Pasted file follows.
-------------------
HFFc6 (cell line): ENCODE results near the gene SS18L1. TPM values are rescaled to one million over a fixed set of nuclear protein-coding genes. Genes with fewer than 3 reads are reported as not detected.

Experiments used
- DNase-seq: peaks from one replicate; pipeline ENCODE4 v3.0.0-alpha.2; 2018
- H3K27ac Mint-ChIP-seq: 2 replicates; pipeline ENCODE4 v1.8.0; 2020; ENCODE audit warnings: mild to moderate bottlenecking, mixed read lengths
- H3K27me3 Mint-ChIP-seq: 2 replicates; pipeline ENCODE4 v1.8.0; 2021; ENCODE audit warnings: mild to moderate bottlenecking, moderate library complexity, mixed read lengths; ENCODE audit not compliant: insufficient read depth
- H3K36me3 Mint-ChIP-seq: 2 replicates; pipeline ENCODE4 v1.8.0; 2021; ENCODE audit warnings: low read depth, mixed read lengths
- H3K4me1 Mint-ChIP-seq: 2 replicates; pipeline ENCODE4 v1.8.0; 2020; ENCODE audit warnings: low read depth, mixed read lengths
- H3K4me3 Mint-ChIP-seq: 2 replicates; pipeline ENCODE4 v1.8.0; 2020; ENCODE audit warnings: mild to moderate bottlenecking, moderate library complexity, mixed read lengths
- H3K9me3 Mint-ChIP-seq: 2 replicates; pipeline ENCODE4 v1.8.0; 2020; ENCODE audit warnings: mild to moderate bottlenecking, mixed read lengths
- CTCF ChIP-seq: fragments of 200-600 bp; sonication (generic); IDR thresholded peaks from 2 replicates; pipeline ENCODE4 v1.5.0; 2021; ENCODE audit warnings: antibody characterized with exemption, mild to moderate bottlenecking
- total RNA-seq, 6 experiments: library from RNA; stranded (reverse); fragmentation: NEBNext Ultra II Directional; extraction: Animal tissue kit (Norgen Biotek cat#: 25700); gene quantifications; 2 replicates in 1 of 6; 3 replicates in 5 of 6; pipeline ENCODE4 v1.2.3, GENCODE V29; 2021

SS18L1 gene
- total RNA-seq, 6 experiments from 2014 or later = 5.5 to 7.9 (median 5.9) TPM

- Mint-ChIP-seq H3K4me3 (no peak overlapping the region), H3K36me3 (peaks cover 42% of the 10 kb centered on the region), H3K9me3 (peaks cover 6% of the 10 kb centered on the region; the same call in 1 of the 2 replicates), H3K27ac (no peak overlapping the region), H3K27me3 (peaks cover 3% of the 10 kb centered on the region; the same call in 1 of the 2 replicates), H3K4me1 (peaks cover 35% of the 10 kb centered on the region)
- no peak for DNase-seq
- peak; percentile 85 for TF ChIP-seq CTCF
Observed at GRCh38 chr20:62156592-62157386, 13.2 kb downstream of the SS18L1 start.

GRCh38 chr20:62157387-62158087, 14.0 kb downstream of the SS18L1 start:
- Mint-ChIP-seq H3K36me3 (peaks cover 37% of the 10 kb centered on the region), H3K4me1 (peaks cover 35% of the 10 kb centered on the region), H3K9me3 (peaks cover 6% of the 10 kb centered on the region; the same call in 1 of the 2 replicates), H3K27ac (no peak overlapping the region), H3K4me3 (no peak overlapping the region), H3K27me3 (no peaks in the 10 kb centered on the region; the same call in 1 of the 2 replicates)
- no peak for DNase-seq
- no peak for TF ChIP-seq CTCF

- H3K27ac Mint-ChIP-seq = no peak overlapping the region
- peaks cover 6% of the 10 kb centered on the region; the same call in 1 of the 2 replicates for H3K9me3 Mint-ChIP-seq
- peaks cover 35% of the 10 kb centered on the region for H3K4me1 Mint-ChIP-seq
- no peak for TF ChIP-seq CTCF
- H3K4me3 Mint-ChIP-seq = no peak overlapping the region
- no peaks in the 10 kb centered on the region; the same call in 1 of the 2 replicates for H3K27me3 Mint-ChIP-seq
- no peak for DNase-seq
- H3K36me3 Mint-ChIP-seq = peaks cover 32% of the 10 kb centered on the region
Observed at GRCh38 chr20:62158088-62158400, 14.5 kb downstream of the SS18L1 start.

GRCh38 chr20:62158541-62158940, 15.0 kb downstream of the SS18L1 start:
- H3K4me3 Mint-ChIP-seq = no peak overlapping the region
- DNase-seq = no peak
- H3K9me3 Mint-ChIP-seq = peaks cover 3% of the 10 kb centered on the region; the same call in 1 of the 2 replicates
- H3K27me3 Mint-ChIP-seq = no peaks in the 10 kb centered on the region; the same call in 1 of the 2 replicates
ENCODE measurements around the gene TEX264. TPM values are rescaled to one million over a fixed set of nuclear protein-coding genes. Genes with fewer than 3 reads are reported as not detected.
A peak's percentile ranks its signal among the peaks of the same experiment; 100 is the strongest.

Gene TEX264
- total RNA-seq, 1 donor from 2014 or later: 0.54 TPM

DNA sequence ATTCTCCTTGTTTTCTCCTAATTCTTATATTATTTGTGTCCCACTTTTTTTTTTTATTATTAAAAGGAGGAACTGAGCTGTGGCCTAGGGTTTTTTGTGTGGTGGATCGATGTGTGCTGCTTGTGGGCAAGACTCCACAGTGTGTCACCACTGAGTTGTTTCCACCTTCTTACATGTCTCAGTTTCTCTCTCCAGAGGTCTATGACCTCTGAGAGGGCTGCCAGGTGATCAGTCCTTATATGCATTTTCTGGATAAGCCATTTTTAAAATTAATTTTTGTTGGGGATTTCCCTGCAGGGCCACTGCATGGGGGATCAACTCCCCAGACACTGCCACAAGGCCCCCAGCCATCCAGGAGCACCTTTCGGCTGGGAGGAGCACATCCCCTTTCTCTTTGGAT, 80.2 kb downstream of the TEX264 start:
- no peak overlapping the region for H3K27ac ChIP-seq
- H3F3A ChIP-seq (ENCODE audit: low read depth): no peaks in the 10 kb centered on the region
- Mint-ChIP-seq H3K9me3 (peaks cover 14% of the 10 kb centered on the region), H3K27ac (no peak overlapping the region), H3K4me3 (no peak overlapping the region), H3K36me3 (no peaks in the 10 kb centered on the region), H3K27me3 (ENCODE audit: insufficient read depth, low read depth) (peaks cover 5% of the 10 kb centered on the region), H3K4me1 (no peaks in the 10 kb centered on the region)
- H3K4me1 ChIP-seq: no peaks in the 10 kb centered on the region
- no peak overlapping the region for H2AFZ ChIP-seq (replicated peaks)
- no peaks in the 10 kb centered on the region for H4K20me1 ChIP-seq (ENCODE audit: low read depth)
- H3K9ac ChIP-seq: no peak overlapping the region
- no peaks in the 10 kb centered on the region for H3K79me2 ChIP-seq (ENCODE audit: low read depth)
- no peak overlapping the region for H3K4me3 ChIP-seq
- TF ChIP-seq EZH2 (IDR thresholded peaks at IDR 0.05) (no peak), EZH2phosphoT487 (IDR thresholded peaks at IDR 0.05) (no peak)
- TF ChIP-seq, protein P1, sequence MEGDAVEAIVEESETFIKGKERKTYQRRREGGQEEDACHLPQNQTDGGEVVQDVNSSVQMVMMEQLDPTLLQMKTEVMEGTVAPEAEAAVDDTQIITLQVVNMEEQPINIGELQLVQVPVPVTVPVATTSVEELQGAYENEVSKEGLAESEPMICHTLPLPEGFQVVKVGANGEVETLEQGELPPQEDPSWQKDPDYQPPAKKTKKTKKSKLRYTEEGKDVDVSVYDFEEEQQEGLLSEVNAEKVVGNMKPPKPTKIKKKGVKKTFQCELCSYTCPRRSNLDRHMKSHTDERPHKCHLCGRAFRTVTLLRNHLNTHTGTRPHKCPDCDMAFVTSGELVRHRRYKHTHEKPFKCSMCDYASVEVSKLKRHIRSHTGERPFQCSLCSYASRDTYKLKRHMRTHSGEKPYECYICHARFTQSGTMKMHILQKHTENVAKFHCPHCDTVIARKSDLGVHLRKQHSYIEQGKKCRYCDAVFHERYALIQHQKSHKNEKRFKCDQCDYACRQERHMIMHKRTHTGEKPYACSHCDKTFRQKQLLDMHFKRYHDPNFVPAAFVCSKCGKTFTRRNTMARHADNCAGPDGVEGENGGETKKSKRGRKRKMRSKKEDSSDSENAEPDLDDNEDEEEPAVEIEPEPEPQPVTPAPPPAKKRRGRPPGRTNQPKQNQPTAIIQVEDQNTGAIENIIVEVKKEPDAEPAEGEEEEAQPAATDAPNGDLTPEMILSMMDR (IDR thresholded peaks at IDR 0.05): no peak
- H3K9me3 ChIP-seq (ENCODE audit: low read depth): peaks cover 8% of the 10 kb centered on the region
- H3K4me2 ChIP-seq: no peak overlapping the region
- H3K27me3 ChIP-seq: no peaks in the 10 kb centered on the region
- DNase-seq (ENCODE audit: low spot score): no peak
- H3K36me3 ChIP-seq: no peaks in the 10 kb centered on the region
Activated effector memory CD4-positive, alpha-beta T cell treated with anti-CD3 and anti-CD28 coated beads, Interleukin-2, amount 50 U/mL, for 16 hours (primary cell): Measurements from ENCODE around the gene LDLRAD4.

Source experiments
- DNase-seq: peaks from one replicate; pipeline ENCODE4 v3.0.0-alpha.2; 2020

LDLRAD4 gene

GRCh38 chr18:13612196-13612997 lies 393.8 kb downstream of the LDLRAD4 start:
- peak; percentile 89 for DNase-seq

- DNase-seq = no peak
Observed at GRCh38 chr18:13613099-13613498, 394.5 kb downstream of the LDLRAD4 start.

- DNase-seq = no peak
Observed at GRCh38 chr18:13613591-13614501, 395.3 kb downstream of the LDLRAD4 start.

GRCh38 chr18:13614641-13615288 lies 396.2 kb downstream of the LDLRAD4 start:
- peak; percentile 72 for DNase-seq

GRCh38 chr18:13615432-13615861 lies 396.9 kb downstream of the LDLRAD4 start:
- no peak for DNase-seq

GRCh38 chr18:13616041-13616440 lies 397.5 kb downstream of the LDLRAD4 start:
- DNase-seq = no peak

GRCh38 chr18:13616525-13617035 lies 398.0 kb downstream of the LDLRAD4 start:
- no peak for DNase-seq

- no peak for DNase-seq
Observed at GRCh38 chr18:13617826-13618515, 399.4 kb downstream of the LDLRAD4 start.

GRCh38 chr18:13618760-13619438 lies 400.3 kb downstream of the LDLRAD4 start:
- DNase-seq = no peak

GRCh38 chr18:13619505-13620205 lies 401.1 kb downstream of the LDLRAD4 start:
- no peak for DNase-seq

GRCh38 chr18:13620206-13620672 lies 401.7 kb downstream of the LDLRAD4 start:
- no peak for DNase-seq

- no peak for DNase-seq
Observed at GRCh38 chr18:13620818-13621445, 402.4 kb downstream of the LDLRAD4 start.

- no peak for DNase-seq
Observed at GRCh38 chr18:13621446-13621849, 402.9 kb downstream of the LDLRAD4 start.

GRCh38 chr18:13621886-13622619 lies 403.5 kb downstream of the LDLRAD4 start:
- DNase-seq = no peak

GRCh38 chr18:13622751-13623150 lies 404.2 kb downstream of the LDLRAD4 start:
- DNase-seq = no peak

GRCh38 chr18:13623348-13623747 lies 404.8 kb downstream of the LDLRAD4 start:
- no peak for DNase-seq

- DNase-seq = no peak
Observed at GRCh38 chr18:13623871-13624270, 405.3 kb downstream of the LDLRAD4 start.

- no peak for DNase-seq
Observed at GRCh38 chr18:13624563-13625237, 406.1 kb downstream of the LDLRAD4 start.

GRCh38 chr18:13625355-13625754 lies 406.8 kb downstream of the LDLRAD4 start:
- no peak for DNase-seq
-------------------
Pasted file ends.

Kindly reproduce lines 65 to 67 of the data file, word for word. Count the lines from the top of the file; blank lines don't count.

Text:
- DNase-seq = no peak
Observed at GRCh38 chr18:13613591-13614501, 395.3 kb downstream of the LDLRAD4 start.

GRCh38 chr18:13614641-13615288 lies 396.2 kb downstream of the LDLRAD4 start: